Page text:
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eBGP multihop


I'm configuring eBGP multihop between two Cisco routers, between the two routers there is a L3 Switch.  proxy is connected to the L3 switch and we are using WCCP to intercept the traffic between the two routers.

On the L3 switch, I'll configure two static routes to the two BGP peering addresses of the two routers. Is that enough? Does the switch need to know the full routing table?

So let's assume that a user is trying to access Cisco web site, when the packet arrives the switch, what is going to happen? does the switch have to have a route for Cisco web site (default route) or no need?




6 Replies 6

Joseph W. Doherty
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Your configuration just needs to insure that the BGP TCP packets, from both peers, are routed correctly.  From what you describe, a couple of static route statements may do the trick.  (BTW, eBGP multihop, is much like iBGP needing the BGP packets to be routed by transit devices, w/o BGP route info.)

Edit - that is what you meant :)


More or less.  ;)

I might add, if the two peers are directly connected to the L3 switch, and routing is enabled on it, it should route between the connected network without the need for route statements.  Route statements should only be needed, if either peer is not directly connected to the L3 switch.

Oh, and to the OP's user traffic question, there's insufficient information to say as you didn't describe the rest of you topology, i.e. how your eBGP peers are involved.  The WCCP proxy muddles the waters for that (user traffic) too because you also didn't note where the proxy is in the topology.  Again, it shouldn't have anything to do with the eBGP peering session, if it's just a proxy for web traffic.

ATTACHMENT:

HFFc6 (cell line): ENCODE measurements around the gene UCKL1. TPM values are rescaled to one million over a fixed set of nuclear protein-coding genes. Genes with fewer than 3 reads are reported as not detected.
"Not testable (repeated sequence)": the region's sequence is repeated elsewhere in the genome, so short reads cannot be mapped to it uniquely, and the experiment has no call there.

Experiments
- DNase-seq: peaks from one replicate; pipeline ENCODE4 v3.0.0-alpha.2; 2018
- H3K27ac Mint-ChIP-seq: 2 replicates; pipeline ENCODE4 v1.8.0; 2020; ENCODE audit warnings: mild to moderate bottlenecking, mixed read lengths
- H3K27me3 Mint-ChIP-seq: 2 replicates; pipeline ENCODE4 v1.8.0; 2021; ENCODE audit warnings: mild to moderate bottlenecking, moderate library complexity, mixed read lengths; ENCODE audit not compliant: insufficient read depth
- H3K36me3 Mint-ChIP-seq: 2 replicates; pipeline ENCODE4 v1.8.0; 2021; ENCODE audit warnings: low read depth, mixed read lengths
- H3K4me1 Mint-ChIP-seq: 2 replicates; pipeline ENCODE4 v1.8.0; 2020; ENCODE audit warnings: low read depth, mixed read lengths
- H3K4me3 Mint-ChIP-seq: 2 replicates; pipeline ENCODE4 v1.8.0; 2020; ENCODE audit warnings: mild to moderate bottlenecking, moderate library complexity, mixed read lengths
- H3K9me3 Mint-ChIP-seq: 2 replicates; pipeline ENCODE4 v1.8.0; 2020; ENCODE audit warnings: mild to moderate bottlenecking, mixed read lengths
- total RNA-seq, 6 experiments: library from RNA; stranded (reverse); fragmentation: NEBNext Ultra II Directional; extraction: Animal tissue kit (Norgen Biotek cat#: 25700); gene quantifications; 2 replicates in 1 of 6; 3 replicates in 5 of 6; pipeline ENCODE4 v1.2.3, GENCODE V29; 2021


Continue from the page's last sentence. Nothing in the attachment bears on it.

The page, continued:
The two peers are directly connected to the L3 switch and no route is required to bring the BGP up.

The Proxy is connected to the L3 switch, and we are forwarding all the traffic to the Proxy (not only web). Only traffic sourced and destined  to/from the BGP peer IPs are excluded from the proxy forwarding..

If your L3 switch is doing route lookups on the destination IPs then it needs routes for those destination IPs.

See my previous post for details.


Jon Marshall
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You will need the following routes.

When traffic arrives from inside to the BGP router it will do a route lookup for the destination IP and see the other BGP peer as the next hop IP so it then needs to work out how to get to that next hop IP.

I assume you will be adding a static to each BGP router for the peer IP address pointing to the L3 switch as the next hop ?

For the L3 switch you don't need the full routing table but it will have to have a default route pointing to the upstream BGP router because it is doing route lookups on the destination IP.

For return traffic the L3 switch will also need to know all the internal subnets so it can forward the traffic back.


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